Hello Lovestruckers! Bluffer’s here again, guiding you through the dating streets of London. Because although the summer is drawing to a close (we know, we know . . . when is it actually going to start?) the dating season is still in full swing.
WHERE SHOULD I TAKE THEM?
To see RIOT at the National Theatre’s temporary summer space, The Shed. The play dramatises the riots that broke out at the opening of the Edmonton IKEA in 2005 (trust us, it’s a must-see). And the theatre is a big red, wooden shed (very hard not to see).
The play is the debut piece by young theatre company, The Wardrobe Ensemble. Rather fitting for a play about flat-packs. Don’t remember the cut-price furniture frenzy in question? Think meatballs at dawn (don’t worry it’s a tragi-comedy). It’s all part of The Shed’s Limited Editions season, showcasing theatre-makers from across the country for a (you guessed it) limited time. Other companies include Little Bulb, Still House and Sleepdogs. Confusing names, yes, so if you’re going to casually mention these exciting young actors-in-waiting, make sure you get it spot on. There are no prizes for referencing the latest play by The Chest of Drawers Collective, Tiny Light, Immobile Flat or Dozing Lions. On the other hand, you are a bluffer after all, so see how many preposterous names you can get away with.
WHERE AND WHEN IS IT?
The Shed is slap bang in the middle of the Southbank (just outside the National Theatre, the brains and brawn behind the space). So that’s Waterloo station (Bakerloo, Jubilee & Northern lines). Or Embankment station (Circle & District lines) and a hop skip and jump across Hungerford Bridge. You’ll have to wait until 18 September for RIOT but the Limited Editions season begins on 9 September, so book away. Your date will appreciate the forward planning!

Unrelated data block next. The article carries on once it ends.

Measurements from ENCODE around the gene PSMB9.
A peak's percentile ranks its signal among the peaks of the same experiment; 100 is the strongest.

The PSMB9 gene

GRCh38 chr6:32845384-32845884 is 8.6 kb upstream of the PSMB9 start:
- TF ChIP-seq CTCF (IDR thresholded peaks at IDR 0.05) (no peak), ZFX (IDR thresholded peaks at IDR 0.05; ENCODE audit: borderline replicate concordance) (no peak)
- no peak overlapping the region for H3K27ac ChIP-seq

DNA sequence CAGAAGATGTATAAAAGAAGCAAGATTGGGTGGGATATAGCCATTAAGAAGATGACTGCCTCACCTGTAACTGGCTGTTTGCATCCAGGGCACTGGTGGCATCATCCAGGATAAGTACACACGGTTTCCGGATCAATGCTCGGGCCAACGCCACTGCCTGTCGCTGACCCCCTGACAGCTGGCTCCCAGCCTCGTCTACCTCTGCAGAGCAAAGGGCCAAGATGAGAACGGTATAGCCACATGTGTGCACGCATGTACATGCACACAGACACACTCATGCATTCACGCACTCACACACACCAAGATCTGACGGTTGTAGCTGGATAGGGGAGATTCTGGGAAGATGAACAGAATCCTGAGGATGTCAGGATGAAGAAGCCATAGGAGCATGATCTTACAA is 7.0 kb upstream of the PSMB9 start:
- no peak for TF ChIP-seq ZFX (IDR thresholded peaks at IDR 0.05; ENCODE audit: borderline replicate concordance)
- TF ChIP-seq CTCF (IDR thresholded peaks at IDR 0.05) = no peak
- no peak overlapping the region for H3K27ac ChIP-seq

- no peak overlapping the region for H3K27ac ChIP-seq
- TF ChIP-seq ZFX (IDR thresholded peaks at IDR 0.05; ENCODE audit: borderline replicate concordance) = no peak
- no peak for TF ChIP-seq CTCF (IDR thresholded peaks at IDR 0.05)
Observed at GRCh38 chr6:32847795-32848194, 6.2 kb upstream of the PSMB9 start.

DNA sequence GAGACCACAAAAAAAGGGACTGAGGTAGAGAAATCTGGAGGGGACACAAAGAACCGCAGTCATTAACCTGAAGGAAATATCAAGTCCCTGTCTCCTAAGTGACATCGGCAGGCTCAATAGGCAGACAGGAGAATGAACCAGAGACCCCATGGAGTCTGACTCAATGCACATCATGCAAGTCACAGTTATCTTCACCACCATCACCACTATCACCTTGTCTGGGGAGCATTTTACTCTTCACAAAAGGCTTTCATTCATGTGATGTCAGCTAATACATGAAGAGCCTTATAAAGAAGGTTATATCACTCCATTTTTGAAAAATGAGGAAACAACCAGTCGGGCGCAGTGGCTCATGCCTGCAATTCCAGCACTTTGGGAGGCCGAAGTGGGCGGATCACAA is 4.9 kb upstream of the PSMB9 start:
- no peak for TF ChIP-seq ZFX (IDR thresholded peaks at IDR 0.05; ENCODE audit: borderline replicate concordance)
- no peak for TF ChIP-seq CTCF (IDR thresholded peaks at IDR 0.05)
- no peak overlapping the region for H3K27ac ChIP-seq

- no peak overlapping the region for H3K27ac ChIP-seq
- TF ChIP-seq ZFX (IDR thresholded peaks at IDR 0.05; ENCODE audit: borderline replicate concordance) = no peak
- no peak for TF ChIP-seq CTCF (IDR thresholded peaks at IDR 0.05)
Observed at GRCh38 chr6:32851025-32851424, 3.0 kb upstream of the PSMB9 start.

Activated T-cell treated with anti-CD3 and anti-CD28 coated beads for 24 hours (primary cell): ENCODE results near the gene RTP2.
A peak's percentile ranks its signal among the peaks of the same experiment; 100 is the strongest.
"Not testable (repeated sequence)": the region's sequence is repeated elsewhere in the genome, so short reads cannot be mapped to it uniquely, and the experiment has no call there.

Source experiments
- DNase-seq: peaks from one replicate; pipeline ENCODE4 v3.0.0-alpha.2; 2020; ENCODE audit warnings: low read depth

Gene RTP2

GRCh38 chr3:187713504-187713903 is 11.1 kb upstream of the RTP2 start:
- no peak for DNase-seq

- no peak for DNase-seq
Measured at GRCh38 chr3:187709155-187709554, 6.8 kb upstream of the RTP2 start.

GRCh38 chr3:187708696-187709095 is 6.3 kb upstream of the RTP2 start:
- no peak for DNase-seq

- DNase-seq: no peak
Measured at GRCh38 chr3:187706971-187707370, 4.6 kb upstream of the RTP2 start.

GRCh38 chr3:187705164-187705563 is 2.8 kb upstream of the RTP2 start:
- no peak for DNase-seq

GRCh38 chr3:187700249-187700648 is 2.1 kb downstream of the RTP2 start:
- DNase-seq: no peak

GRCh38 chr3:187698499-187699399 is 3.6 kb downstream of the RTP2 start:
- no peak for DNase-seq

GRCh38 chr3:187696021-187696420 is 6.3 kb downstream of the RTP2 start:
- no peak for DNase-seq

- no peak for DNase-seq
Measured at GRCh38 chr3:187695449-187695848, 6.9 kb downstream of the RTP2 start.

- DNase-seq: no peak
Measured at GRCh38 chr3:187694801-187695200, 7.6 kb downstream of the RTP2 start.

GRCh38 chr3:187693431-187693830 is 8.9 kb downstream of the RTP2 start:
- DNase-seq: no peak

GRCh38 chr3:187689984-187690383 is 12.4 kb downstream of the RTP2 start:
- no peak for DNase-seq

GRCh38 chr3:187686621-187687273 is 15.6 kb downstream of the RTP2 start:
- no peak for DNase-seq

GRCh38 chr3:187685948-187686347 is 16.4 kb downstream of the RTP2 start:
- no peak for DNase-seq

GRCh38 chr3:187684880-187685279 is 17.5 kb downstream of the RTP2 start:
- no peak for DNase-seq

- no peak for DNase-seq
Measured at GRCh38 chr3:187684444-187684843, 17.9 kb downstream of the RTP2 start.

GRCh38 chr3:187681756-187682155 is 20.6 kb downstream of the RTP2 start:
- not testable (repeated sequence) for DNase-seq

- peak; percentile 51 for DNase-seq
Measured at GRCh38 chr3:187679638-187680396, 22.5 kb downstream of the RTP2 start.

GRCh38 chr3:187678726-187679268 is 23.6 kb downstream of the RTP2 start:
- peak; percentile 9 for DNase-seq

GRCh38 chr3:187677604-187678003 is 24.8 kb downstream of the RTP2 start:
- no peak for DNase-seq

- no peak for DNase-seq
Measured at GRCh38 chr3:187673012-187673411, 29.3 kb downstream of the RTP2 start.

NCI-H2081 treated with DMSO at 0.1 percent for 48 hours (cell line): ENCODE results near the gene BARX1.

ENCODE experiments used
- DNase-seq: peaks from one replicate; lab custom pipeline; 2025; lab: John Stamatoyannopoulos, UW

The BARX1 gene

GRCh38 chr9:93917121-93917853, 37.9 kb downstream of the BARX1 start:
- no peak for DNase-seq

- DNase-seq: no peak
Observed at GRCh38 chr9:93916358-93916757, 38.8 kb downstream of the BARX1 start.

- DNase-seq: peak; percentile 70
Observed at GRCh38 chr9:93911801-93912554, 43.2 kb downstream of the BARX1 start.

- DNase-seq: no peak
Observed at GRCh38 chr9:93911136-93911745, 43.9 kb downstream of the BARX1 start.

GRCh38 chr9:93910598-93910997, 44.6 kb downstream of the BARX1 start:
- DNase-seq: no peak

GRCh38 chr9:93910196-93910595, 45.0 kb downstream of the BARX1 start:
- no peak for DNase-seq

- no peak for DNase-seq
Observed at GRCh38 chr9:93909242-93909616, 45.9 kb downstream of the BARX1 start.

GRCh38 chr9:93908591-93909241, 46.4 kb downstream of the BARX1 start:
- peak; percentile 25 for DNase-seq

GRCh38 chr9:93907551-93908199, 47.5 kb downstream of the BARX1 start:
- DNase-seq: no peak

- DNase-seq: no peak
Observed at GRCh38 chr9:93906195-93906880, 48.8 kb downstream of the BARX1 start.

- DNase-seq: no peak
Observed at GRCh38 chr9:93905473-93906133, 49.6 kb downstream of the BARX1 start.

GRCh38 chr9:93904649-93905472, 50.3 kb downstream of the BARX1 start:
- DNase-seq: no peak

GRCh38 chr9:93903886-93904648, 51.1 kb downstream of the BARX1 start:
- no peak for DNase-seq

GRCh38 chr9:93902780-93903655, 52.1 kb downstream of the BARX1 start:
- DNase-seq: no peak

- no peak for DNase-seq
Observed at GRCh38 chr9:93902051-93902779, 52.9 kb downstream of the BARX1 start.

Like IKEA gravlax and the dirt-cheap leather sofas which caused the commotion that inspired the play, tickets are a bargain (£12). And at only 60-mins you’ll have time for a pre- and a post- theatre drink, though this may help nudge the cost of your evening back up to West End prices.
WHAT ELSE IS NEARBY?
Whilst you’re down by the river you should pay a visit to the Southbank’s famous graffiti-covered skate park. (It’s the somewhat dingy area between Foyles and the BFI café). But unless you’re a pro-skater yourself, prepare to feel decidedly untalented as you watch the youngsters who frequent the park glide (noisily) past you. Mention that this tourist-staple is under threat from developers and further prove your community spirit by buying one of the ‘Save our Skatepark’ t-shirts to support the campaign. Just don’t immediately throw it over your head. Not a good look.
MAXIMUM BLUFFING VALUE
The Wardrobe Ensemble’s second play, 33, follows the initially dismal but finally inspiring story of the thirty-three Chilean miners who found themselves trapped underground for 69 days in 2010. Say you caught the play whilst you were at the Fringe (as in the Edinburgh Fringe) and that you loved the Elvis interludes. Yep, Elvis makes the cast list. Fact is stranger than fiction, after all.
DO SAY ‘I think company-devised theatre is so much more interesting than traditional playwriting.’
DON’T ASK (until at least the third date) ‘Want to go IKEA kitchen shopping next weekend?’
DON’T SAY ‘Do I remember the riots at Edmonton? I was the guy who abandoned his car on the motorway.’Tweet